Unknown works by famous composers are usually neglected for good reason. But on Friday morning, Russian pianist Denis Matsuev made a spectacular case for Tchaikovsky’s Piano Concerto No. 2, not performed by the Cincinnati Symphony Orchestra in 30 years.With Paavo Järvi on Music Hall’s podium, the orchestra played for an enthusiastic audience of intrepid music lovers who braved the arctic cold. They were rewarded with a performance of warmth and heart, beginning with a United States premiere by Estonian composer Erkki-Sven Tüür, and ending with Mahler’s Symphony No. 1, “Titan.”
Unlike Tchaikovsky’s much-loved Piano Concerto No. 1, a warhorse of the repertory, the Second is a curiosity. In the slow movement, the piece suddenly becomes a triple concerto for piano, violin and cello. Showy and brilliant, it harkens a bygone era of romantic excess, calling for technical fireworks as well as poetry from the pianist.
Matsuev, a 33-year-old native of Irkutsk, Siberia, was up to the task, and more. The first movement unfolded like a fantasy, including a delicate dialogue with flute (Jasmine Choi) and two cadenzas displaying every pianistic cliché.
Matsuev effortlessly tackled great fistfuls of diabolical figures, up and down the keyboard. It was like watching an athlete soar through a marathon, as he reached summit after summit with thrilling bursts of power.
The slow movement, opening with a gorgeous violin solo (Timothy Lees), was the gem of this concerto. The trio, which included cellist Eric Kim, gave it the full romantic treatment, with big vibratos in the strings and an elegant, sonorous touch in the piano. Järvi swept up the strings in the orchestra for a breathtaking collaboration.
The pianist exploded onto the sparkling finale with astonishing virtuosity, his hands a blur, head thrown back.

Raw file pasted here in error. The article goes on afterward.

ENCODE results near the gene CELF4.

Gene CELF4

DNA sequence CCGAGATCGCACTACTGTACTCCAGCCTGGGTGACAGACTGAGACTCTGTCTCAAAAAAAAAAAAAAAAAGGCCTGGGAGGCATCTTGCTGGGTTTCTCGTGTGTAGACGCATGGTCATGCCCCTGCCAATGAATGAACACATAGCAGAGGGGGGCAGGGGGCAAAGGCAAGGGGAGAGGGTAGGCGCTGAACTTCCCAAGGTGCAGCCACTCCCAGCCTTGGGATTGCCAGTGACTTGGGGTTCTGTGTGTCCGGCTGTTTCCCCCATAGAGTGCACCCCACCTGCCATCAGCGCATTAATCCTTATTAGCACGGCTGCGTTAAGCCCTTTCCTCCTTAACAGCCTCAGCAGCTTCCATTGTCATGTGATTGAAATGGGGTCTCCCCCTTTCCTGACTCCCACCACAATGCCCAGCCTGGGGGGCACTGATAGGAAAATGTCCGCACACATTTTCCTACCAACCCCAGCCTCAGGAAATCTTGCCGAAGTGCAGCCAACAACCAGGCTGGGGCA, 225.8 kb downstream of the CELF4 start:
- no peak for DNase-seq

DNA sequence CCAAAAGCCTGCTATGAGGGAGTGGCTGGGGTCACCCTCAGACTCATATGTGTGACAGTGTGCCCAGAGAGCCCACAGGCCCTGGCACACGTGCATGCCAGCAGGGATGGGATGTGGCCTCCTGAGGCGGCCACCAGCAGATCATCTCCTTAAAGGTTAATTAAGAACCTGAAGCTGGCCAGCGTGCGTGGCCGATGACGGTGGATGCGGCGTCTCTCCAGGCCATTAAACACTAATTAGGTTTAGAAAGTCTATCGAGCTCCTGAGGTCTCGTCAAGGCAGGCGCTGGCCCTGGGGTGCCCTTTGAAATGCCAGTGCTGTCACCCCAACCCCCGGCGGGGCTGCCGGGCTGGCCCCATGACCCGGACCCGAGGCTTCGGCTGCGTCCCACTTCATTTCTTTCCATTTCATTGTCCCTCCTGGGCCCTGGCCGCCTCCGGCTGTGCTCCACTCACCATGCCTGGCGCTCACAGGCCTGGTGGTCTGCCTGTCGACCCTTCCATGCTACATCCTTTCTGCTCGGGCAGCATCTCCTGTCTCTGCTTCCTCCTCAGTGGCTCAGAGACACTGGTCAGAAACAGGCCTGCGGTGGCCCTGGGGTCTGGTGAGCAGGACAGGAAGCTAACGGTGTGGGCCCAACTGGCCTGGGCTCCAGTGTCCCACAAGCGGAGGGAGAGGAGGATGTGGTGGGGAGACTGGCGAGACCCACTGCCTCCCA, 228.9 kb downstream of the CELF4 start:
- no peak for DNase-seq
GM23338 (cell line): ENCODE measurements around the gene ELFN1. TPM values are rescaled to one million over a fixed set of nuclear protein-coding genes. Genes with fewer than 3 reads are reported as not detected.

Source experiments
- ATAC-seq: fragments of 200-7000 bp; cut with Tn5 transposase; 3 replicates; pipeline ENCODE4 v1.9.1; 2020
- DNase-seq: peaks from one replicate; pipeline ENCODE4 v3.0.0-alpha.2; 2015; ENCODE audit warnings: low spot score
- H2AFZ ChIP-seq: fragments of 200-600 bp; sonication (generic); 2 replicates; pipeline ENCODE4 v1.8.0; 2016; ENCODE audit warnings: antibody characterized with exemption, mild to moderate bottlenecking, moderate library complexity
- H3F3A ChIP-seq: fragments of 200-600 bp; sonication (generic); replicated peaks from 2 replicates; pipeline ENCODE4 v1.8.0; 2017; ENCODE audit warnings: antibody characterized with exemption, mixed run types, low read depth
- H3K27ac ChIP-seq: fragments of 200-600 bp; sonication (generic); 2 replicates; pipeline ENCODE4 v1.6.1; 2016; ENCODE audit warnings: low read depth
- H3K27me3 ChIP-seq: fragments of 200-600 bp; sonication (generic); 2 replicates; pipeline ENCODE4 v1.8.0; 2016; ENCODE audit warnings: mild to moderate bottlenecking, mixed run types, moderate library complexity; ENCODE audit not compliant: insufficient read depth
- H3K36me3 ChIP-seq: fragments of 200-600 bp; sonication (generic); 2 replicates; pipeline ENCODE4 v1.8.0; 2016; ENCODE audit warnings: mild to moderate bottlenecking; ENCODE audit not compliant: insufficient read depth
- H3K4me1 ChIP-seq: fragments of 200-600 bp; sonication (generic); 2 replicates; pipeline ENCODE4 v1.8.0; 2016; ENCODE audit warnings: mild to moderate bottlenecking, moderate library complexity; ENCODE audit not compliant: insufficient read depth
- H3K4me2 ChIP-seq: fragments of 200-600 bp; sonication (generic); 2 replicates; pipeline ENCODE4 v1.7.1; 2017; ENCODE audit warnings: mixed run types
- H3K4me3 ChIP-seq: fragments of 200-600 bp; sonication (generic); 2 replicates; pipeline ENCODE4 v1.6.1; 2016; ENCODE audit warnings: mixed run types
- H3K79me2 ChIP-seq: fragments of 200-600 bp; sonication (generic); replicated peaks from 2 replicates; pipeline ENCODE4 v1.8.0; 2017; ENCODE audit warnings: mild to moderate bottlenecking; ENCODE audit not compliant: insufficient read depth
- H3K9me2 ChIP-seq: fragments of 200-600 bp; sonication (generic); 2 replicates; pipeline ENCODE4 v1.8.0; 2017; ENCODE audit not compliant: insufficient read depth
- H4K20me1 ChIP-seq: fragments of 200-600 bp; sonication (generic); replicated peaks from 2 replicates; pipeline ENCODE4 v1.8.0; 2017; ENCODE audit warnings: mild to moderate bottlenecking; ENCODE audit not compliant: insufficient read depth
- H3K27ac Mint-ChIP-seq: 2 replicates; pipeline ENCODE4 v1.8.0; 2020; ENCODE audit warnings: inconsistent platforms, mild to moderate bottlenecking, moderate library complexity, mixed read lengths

Witnessing Järvi lead Mahler has been one of the joys of his tenure here. Mahler’s Symphony No. 1, like the later symphonies, is filled with military fanfares, hunting horns, nature sounds, funeral marches and other sounds of Mahler’s Austrian upbringing.
The sustained opening, with its offstage trumpets and birdcalls in the winds, had an atmosphere of veiled mystery. Bursting onto the first movement, Järvi propelled tempos and illuminated inner voices, creating a vivid and sunny tapestry. His view was fresh and galvanizing, and he spent little time lingering over its nostalgic tunes.
The inner movements were rich with character. The second movement, a rustic “ländler,” was more earthy than usual. Järvi brought out the touches of irony in the funeral march, leading seamlessly into the klezmer-like “Jewish wedding music.”
Järvi attacked the finale with searing power, bringing out its contrasts in drama and beauty. Its harrowing quality and relentless momentum looked ahead to later Mahler. The orchestra responded with high-powered playing in the brass and brilliant winds and the strings played on the edges of their seats. The eight horns stood for the final surge, in a glorious summation.
Järvi, a champion of fellow-Estonian Tüür, opened with Tüür’s “The Path and the Traces,” the composer’s homage to composer Arvo Pärt. Scored for strings (with the second violins facing the first violins), the engaging piece began with an ethereal drone in the cellos, played against wispy, high glissandos in the violins. Its hallmarks were close harmonies, slow-moving chords and a cool, spare atmosphere.